Hereditary sensory and autonomic neuropathies — classification and clinical characteristics

  • D. Burg
  • G. Burg
  • D. Pongratz
Conference paper


Hereditary sensory and hereditary sensory and autonomic neuropathies (HSN or HSAN) are very rare conditions and inhomogeneous with respect to genetic and clinical features. Various disease entities have to be differentiated.

The most common disorder of this group of hereditary peripheral neuropathies is HSN type I with a great variability of age of onset and impairment of pain and temperature sensation as the main and earliest clinical signs. However, the diagnosis is usually not made before cutaneous alterations occur.

HSN II occurs in early childhood and reveals affection of all sensory qualities, mostly accompanied by prominent cutaneous and osseous alterations depending on the stress to which the denervated structures are subjected.

Whereas in HS(A)N I and II the autonomic denervation essentially affects skin structures, HSAN III is characterized by additional autonomic disturbances such as the regulation of body temperature, of heart and respiration, the intestinal tract and further more. Lack of tears in crying is suggested to be an obligate symptom.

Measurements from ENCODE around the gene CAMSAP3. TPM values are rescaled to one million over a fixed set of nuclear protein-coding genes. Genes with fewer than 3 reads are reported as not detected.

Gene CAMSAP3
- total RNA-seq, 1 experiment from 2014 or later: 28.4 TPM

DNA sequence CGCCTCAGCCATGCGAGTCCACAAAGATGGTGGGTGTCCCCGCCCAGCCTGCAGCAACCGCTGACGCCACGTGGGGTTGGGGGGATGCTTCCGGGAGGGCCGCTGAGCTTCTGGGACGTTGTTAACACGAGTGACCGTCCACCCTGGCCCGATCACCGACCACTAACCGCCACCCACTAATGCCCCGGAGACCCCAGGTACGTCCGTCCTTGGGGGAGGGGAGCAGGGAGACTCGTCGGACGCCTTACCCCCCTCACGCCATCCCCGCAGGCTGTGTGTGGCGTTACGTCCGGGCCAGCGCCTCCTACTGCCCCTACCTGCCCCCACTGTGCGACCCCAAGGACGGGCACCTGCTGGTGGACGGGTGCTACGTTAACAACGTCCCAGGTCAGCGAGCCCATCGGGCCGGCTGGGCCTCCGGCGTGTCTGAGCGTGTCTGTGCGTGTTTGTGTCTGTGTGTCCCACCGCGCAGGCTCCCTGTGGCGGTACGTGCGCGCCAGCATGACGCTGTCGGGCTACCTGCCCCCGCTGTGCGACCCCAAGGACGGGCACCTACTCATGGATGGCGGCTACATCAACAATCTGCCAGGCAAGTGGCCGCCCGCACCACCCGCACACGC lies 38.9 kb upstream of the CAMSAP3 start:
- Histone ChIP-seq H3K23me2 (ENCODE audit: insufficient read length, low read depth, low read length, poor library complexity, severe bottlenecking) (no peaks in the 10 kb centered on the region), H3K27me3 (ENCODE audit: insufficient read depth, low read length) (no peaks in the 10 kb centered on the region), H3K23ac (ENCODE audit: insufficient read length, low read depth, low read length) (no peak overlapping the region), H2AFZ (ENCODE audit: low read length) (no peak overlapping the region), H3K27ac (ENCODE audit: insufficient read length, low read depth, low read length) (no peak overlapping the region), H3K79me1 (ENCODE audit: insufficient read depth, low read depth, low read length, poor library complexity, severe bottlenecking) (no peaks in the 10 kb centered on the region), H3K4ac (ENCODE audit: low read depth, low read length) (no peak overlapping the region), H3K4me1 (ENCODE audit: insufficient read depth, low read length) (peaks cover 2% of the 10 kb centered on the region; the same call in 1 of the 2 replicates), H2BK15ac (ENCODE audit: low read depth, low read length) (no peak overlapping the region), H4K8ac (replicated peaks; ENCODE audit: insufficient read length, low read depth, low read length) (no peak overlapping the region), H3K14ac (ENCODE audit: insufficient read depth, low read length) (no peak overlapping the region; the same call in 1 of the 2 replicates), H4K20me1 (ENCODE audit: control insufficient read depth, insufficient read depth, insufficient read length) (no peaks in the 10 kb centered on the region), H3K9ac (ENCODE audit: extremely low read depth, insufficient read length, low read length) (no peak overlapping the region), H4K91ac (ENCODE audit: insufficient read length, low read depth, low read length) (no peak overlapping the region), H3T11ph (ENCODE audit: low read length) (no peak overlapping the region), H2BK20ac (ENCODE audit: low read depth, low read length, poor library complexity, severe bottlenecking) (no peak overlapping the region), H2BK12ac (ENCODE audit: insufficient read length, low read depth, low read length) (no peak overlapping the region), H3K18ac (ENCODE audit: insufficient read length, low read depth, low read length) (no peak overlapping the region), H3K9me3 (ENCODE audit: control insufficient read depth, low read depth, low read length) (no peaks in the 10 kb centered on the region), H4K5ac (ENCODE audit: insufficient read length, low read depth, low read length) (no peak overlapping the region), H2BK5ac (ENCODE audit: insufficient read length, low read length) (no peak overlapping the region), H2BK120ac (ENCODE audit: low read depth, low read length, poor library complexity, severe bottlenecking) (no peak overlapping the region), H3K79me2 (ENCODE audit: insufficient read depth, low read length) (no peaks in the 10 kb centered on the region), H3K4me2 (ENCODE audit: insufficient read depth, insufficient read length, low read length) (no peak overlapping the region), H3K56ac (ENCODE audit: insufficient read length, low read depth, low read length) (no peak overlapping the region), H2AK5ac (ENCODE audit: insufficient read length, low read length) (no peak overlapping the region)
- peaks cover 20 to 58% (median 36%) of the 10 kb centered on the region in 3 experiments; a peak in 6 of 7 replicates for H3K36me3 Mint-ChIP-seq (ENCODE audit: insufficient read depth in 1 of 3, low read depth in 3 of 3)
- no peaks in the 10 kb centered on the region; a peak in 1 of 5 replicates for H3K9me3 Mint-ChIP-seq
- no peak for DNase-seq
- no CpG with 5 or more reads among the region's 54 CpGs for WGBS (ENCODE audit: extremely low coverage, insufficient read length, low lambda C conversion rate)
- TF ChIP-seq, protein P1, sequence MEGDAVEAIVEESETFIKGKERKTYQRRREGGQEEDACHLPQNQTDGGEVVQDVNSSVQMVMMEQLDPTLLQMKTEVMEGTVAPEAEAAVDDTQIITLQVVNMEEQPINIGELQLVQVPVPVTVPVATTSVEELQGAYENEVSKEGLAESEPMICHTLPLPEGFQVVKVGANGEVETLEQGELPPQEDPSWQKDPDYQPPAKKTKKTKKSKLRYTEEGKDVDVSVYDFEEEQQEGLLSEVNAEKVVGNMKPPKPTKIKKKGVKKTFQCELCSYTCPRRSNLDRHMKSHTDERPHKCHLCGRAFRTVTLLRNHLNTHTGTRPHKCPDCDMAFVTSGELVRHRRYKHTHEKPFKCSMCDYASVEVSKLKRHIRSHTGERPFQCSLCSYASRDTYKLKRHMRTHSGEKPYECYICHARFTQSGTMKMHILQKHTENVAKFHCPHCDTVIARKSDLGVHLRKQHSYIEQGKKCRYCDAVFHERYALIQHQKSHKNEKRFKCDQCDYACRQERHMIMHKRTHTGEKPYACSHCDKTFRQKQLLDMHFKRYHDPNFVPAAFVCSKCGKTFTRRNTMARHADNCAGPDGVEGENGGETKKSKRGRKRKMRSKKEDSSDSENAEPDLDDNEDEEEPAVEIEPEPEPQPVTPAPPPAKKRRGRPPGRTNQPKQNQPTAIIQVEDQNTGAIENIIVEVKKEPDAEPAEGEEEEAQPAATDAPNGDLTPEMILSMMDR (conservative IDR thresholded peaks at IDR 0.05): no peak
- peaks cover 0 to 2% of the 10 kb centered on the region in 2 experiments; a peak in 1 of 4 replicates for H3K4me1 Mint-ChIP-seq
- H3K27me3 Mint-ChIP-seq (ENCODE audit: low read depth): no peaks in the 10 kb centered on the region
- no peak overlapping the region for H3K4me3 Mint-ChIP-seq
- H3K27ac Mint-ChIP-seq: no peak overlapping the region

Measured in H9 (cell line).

In HSAN IV anhidrosis, episodes of fever, analgesia and impaired temperature sensation are crucial symptoms.

The term “hereditary sensory neuropathies” denotes a group of genetically determined neuropathies whose pathogenesis is still unclear. The most important clinical features are sensory and autonomic disturbances of variable predominance. The leading symptoms are marked impairment of pain and temperature sensation, particularly in fingers and toes, and a tendency to develop ulcerations and bony degeneration. More or less severe additional symptoms of peripheral or central origin that affect other sensory modalities or motor function contribute to further differentiation.


Autonomic Neuropathy Sensory Neuropathy Sensory Impairment Familial Dysautonomia Temperature Perception 
These keywords were added by machine and not by the authors. This process is experimental and the keywords may be updated as the learning algorithm improves.


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Copyright information

© Springer-Verlag Wien 1995

Authors and Affiliations

  • D. Burg
    • 1
  • G. Burg
    • 2
  • D. Pongratz
    • 3
  1. 1.Friedrich Baur-Institute of the Department of Internal MedicineUniversity of MunichMunichGermany
  2. 2.University of ZurichZurichSwitzerland
  3. 3.Friedrich-Baur InstituteGermany

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